Top 89 of 2017: Music Videos


Top 89 of 2017
Top videos of 2017 (MPR Graphic)

We asked, you voted! All December long, you — the music lover — voted for your favorite music videos released in 2017, and the results are in.

All of the represented albums have been heard on The Current, but unlike the airwaves, YouTube isn't regulated by the FCC, so fair warning: featured videos may include some combination of violence, gore, language or sexual content.

Be sure to tune in to The Current's listener-curated on Sunday, Dec. 31, starting at 5 p.m. CT with a rebroadcast on New Year's Day starting at 10 a.m. CT.

5. Portugal. The Man, "Feel It Still"

From Woodstock (Atlantic Records)

When Portugal. The Man visited The Current studio in March, guitarist Eric Howk said, "Art that matters, I think, is an idea whose time has come again."

The band's album, Woodstock, hadn't yet been released, but "Feel It Still" had come out as a radio single a couple weeks earlier and was quickly climbing the charts; the video premiered just a few days after the song's release. Adhering to the idea of art that matters, the video for the song "Feel It Still" digs deeper than its protagonist who claims to be "a rebel just for kicks." A simultaneously released interactive version of the video contains links to resources such as donation sites for the ACLU and Planned Parenthood, a way to contact the White House and a video explainer of protesters' rights.

4. Father John Misty, "Total Entertainment Forever"

From Pure Comedy (Sub Pop)

In her review of Father John Misty's album Pure Comedy, Jill Riley wrote, "If you're anything like me, you listen to a lot of music to escape the frustrating realities of the world, fights over politics, religion, the cruelty of society. You won't find that escape with this album."

Likewise, there is no escapism to be found in the video for "Total Entertainment Forever." Father John Misty — aka Josh Tillman — has a lot to say. In the video, Tillman skewers sordid sensationalism, opening on a George Washington-esque figure downing Viagra and losing himself in a virtual-reality game wherein Macaulay Culkin plays Kurt Cobain, who is promptly captured and flogged by a military tribunal dressed in Ronald McDonald costumes. Josh Tillman himself later appears in the video, in a role that mashes up Ronald McDonald, Captain Hook and John Hurt's character from Alien. The video reaches its climax in a scene in which Culkin (as Cobain) is crucified alongside Bill Clinton and — you'd never guess — Jon from Garfield. Through these and many other details in the video, it's obvious Tillman is making a statement about humanity's fascination with entertainment's baser forms.

On a lighter note, Sean Tillmann (two Ns) — aka Har Mar Superstar — makes a brief appearance in a faux lower-third forward-promotion.

3. Jain, "Come"

From Zanaka (RCA)

Not only is this song irresistibly danceable, its video is a playful visual feast. It's fitting that Jain's native language is French, because she's given us a video replete with trompe l'oeil, including Garden State-style wallpaper-to-wardrobe coordination, forced-perspective tricks, multiple composite shots, M.C. Escher staircases and more.

The video for "Come" was originally released in 2015 (the same year as the album on which it appears), eventually making its way to the U.S., where Jain's music has been captivating a whole new audience.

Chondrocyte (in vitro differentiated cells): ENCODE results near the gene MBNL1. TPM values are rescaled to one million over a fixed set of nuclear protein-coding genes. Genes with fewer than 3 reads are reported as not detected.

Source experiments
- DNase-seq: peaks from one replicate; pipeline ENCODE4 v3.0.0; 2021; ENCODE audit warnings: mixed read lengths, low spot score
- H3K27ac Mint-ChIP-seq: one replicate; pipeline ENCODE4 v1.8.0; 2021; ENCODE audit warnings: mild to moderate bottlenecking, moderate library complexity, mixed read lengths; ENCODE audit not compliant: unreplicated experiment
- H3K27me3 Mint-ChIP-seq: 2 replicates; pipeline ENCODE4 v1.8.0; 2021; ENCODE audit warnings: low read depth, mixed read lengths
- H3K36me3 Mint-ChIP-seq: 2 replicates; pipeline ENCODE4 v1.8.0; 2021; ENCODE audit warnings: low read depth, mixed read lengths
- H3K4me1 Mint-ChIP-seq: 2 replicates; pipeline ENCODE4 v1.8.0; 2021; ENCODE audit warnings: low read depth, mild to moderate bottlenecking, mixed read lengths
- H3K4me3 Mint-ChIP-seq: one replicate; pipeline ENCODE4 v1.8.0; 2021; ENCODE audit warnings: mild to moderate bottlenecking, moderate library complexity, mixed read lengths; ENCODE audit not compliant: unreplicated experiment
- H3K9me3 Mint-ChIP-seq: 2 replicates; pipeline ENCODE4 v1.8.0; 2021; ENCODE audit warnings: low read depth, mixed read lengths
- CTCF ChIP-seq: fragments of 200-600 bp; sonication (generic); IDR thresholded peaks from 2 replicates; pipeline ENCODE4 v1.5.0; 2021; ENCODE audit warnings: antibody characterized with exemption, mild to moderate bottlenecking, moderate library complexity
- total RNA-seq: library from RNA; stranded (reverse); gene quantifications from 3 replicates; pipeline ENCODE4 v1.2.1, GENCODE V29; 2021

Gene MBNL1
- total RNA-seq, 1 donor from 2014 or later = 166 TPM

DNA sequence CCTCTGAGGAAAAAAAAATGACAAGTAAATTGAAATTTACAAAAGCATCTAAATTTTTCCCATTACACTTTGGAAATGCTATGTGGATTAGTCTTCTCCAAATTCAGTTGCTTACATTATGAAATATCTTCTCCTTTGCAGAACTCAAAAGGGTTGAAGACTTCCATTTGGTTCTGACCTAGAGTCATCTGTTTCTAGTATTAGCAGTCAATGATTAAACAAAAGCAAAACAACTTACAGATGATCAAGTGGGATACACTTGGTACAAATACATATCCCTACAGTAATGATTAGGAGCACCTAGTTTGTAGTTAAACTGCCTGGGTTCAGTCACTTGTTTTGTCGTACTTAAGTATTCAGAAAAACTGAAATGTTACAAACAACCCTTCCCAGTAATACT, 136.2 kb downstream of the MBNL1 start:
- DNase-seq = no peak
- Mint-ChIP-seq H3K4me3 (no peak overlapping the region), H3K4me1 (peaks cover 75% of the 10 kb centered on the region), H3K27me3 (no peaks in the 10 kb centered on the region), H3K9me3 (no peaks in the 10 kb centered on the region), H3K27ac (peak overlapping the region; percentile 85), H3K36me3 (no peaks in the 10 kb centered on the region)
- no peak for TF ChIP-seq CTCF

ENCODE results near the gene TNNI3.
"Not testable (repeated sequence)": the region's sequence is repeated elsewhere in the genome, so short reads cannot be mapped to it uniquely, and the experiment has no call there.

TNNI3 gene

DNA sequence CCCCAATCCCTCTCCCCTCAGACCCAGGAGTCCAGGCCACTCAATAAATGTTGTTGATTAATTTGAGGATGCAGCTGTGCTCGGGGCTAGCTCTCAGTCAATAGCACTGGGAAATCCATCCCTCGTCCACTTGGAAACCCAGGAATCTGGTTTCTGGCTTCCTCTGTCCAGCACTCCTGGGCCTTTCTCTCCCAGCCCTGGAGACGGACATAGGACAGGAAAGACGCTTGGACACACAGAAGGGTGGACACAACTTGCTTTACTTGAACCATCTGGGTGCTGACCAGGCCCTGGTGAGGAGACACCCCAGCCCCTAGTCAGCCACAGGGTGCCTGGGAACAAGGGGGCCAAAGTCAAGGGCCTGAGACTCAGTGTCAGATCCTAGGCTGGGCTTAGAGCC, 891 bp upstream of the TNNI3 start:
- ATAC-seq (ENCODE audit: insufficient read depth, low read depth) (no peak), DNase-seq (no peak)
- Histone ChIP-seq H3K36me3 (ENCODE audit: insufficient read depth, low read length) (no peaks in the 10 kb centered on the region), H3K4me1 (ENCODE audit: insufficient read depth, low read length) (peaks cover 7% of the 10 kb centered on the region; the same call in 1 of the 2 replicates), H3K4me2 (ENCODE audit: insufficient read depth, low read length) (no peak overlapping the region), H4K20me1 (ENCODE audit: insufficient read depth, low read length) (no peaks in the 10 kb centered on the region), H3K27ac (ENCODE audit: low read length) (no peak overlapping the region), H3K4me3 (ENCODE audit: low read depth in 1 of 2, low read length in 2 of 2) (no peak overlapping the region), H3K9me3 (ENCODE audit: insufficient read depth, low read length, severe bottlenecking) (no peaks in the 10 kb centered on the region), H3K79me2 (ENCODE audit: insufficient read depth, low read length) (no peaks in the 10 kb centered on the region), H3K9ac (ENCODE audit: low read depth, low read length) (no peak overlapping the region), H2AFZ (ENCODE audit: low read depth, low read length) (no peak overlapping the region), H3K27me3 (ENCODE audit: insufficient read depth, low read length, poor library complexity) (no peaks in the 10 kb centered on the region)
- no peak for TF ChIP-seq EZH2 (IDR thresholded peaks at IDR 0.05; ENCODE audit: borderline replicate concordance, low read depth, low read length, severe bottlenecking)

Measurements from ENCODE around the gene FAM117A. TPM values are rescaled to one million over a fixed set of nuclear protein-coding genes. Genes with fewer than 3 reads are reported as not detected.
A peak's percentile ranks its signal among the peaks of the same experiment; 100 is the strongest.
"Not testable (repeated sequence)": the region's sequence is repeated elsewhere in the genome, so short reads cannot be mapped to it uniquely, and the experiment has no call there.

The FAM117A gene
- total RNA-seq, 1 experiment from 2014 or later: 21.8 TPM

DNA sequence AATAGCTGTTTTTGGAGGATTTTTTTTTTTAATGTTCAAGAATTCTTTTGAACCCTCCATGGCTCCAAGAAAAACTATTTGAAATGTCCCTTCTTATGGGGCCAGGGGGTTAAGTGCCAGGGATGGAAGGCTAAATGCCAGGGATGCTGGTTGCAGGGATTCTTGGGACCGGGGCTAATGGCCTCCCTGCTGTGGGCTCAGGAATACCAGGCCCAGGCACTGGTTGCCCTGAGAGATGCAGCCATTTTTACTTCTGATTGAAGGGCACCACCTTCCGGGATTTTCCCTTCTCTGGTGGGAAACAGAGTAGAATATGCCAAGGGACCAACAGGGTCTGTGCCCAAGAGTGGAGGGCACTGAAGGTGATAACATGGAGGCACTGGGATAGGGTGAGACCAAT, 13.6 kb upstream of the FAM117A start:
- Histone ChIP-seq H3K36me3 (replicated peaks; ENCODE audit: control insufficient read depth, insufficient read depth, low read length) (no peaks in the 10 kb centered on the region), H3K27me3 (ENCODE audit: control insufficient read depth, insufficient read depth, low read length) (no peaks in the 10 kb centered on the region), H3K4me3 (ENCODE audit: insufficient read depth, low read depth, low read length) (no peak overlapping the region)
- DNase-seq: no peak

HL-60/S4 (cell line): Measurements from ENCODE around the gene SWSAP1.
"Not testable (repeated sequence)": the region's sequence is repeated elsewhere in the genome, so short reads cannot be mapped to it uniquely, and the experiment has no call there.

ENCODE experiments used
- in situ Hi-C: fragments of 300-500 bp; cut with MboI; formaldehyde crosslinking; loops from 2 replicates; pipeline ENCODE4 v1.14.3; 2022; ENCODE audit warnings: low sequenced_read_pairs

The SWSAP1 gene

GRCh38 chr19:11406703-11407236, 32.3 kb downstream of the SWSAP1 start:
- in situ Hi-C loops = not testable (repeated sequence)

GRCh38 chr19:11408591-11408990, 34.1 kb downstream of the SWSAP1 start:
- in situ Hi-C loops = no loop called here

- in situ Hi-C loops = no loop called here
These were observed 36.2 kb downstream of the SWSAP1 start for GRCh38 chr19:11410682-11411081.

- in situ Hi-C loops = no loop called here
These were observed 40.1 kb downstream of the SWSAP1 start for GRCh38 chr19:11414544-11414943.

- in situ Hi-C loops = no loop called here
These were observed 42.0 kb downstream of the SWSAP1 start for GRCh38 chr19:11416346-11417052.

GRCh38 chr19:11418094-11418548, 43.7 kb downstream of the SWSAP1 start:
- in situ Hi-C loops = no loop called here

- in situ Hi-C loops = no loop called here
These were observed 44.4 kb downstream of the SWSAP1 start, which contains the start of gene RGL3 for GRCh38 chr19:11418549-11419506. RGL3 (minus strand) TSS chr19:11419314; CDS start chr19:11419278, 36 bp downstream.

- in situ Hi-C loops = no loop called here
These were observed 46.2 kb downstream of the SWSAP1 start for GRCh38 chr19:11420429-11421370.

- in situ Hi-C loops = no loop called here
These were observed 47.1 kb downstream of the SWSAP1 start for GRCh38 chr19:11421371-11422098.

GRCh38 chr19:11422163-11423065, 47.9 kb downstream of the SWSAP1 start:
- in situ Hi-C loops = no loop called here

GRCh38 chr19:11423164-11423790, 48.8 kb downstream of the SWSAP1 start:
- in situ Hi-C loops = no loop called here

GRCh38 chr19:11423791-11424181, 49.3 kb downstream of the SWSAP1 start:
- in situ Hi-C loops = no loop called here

2. Kendrick Lamar, "DNA"

From DAMN. (Aftermath)

Kendrick Lamar is at the top of his game; his latest album, DAMN., has already been called a classic (and it landed at No. 2 in The Current's Top 10 Albums of 2017, as voted by listeners), and the video for the song "DNA." continues to showcase Kendrick Lamar's artistry and creativity.

Directed by prolific music-video producer Nabil Elderkin, the video opens on an interrogation room in which acclaimed actor Don Cheadle appears to interrogate Lamar and administer a lie-detector test. Cheadle raps at the beginning, and eventually Cheadle and Lamar trade off lyrics until the polygraph gets the better of Cheadle. The second portion of the video packs a lot of rapid-fire visuals to complement the lyrical flow; there's even a quick view of the Snoop Dogg and Tupac Shakur poster, and appearances by Schoolboy Q and others.

1. OK Go, "Obsession"

From Hungry Ghosts (Paracadute)

The ever-visionary OK Go have landed in the top five music videos of the year for the second year in a row — although this year, the Los Angeles-by-way-of-Chicago foursome find themselves at number one.

In their video for "Obsession," OK Go and their production team constructed a soundstage backdrop composed of 567 printers, where they coordinated music, printer output and stop-motion animation to create another video to capture fans' imaginations. In the opening frames of the video, OK Go quickly silence any would-be detractors by pointing out all the paper from the video was recycled, with proceeds going to Greenpeace.

As they've done with other videos, OK Go pull back the curtain a little bit to give viewers a glimpse into the making of the video, revealing, for instance, the band's harnesses and the camera's dolly tracks. And because OK Go's videos have been used by classroom teachers in STEM-related fields, the band recently partnered with the University of St. Thomas in St. Paul to launch OK Go Sandbox, an online portal that teaches students and educators ways to combine music and engineering.

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